Roll up, Roll up! Come To The Fair!

July and August see summer fairs and festivals taking place all over the country.  Sheffield is no exception and on Sunday 12th August the South Yorkshire Summer Festival takes place at Wortley Hall.

The Festival is a FREE event with something for everyone to enjoy.  There is live music, dancers, donkey rides, face painting, and a bouncy castle, plus refreshment stalls and a BBQ, in addition to the craft, garden and gift stalls.  The event runs from 11am to 5pm, and as I mentioned, admission is free although there is a small fee for car parking.

Copyright Wortley Hall

This year, Sheffield Authors have organised a stall to showcase the work of it’s members living in Sheffield and the surrounding areas.

I, along with my fellow authors, will be on hand throughout the day, so if you’re looking for that hard-to-purchase present for a relative, do come along and say ‘hello.’ We’ll be happy to answer any questions you may have about our books, publishing and writing.

Back at my desk …

After four glorious weeks in Scotland, I am back home sat at my and eager to work on my novel. We had fantastic weather, so don’t believe anyone who tells you it only rains in Scotland!  And as for the famous Scottish Midge, as I was staying near the coast I avoided their biting, itching presence!

Usually my trip to Scotland takes place in September to coincides with the annual Wigtown Book Festival. Visiting earlier in the year has its advantages as the woods were full of bluebells, in fact, I don’t recall ever seeing so many. The scent occasionally combined with wild garlic was overpowering.

Of course, no trip to Scotland is without some research for my next book, including a visit to Portpatrick, the village in Galloway I have based my fictional village on.

 

Glenwhan, a garden created over a period of 30 years out of open moorland and bracken, has not only solved an issue I had with my hero’s occupation, but also given me an idea for another book.

I’ve not been completely out of touch with the publishing world while away. Some of you may be aware of the Trademark issues that are taking place across the Atlantic, where a romance author has trademarked a single word in order to protect ‘her brand.’ In doing so, she has created a furore that so far has seen three people in court and resulted in Amazon removing books from its website. After  intervention by the Romance Writer’s of America and the Author’s Guild, Amazon has reinstated the novels affected pending the results of the ongoing court case.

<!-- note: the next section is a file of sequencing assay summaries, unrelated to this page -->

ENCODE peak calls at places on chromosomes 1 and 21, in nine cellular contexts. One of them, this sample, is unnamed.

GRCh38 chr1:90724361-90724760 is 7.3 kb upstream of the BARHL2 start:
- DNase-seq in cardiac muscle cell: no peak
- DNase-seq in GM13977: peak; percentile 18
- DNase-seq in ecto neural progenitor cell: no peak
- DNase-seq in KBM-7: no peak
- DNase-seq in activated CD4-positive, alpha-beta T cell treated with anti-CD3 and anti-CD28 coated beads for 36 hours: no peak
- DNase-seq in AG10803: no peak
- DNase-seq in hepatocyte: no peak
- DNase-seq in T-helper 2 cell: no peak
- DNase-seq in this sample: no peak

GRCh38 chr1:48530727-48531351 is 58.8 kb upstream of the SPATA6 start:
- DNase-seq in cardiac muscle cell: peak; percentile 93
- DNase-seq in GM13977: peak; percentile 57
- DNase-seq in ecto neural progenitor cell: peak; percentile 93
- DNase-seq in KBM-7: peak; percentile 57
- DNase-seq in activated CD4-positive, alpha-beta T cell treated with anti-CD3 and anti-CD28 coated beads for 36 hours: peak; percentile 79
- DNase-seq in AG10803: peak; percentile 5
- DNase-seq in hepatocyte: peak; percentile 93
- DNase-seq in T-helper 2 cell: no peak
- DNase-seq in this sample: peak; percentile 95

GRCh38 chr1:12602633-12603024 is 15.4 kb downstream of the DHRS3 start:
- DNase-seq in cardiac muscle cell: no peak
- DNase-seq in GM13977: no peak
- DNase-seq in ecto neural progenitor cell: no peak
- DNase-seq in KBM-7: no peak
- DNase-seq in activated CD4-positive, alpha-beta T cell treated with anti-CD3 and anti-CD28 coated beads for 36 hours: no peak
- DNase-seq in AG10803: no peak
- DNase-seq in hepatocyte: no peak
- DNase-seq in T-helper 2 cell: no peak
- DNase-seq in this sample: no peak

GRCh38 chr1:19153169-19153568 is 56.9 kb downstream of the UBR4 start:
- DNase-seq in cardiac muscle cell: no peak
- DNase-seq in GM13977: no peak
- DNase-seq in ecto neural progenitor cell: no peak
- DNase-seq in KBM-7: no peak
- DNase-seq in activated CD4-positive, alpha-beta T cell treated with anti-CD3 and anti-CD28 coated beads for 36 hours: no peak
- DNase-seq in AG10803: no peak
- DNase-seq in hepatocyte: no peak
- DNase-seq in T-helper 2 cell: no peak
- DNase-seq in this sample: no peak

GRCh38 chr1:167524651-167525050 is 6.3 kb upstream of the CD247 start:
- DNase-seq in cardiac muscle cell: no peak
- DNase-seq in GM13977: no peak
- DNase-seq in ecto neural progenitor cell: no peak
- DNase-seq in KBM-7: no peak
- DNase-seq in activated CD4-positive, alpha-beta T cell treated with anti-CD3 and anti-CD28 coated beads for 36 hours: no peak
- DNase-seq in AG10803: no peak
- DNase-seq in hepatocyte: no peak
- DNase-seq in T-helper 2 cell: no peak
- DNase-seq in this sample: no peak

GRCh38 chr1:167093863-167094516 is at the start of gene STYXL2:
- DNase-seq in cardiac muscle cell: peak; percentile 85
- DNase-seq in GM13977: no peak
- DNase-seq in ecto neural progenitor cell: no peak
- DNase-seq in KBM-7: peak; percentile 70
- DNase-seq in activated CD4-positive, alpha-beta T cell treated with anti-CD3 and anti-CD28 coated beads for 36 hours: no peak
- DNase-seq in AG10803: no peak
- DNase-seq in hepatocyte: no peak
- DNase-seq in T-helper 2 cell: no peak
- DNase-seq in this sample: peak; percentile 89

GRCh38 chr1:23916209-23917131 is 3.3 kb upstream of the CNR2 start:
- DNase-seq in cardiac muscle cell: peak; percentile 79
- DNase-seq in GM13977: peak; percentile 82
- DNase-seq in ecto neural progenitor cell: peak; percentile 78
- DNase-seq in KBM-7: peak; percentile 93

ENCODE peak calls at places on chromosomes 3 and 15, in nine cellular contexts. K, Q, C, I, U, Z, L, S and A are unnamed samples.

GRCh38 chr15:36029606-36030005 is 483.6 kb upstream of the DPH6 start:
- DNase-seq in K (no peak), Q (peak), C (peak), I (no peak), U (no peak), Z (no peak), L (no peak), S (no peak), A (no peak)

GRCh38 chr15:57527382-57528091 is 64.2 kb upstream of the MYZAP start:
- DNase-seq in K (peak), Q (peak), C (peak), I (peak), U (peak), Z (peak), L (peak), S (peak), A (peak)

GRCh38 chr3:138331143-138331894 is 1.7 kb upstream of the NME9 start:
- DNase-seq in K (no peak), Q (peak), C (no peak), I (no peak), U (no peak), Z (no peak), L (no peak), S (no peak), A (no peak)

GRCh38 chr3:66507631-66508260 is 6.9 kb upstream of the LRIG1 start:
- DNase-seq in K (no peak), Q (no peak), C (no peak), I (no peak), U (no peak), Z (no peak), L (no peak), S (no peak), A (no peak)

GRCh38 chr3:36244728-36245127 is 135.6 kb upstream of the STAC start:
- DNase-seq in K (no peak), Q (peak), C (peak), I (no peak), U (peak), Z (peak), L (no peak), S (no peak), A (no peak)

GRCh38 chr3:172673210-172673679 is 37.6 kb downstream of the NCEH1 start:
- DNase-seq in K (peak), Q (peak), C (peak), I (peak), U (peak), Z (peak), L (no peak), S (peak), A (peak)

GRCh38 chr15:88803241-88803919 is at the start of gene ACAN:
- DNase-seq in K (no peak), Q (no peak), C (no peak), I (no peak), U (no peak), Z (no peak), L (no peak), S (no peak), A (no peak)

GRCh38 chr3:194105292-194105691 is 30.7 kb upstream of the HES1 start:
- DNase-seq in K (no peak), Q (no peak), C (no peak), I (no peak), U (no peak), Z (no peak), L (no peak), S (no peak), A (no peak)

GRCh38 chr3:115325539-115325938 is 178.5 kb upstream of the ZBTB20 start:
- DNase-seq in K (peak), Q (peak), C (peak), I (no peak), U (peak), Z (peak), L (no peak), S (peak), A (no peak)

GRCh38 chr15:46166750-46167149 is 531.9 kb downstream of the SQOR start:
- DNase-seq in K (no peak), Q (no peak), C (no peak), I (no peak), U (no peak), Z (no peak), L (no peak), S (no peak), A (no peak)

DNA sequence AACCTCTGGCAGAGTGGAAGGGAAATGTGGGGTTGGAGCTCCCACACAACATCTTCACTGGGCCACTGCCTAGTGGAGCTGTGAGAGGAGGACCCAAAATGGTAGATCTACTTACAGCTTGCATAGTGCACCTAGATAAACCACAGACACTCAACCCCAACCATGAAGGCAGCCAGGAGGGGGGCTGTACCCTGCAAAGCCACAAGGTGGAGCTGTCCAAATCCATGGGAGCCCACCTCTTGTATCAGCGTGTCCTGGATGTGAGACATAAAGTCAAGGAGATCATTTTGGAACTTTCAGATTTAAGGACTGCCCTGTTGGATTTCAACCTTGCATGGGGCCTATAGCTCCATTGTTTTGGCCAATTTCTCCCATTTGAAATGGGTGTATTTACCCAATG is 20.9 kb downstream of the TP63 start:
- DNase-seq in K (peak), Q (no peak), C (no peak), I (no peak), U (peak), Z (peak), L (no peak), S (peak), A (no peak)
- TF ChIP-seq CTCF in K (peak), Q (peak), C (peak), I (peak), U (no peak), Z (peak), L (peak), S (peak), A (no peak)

Fortunately, an application has been filed to have the trademark in question overturned. I hope it succeeds, because as things stand, it has far reaching consequences for writers of any genre. ***

Words are frequently repeated in book titles, as indeed are titles themselves. I know of one book with the same title as my novel, The House on the Shore. Did I threaten to sue the author, or they me? No.

Trademark law works differently to copyright law, which protects the contents of a book. I won’t bore you with all the legal details (this article explains the issue) other than to say that Trademark law indicates a source of goods;  ie., a brand such as Apple Computers.

Like many authors, I am concerned that these applications for trademarks may set a precedent. While lawyers fight it out in front of a Judge on the other side of the Atlantic, I shall continue to  work on my next novel.

Until next time,

Victoria

 

*** Since writing this post I understand another application has been made by a different author to Trademark the words Dragon Slayer, Tamer, Destroyer and Star Justice. If granted, these would affect Paranormal authors and Science Fiction authors. This application is also being challenged.

 

A Holiday and Research

I love autumn, and am always happy when I spend it in Scotland. And, if I can combine a trip to my favourite part of the country with a little research for my next book, I’m even happier. The air seems crisper, the vistas clearer, the sunrises, and sunsets more stunning. I don’t mind the darker mornings and evenings, which give me the impetus to sit down and write, or finish the knitting projects that were abandoned in spring when longer days meant time spent in the garden.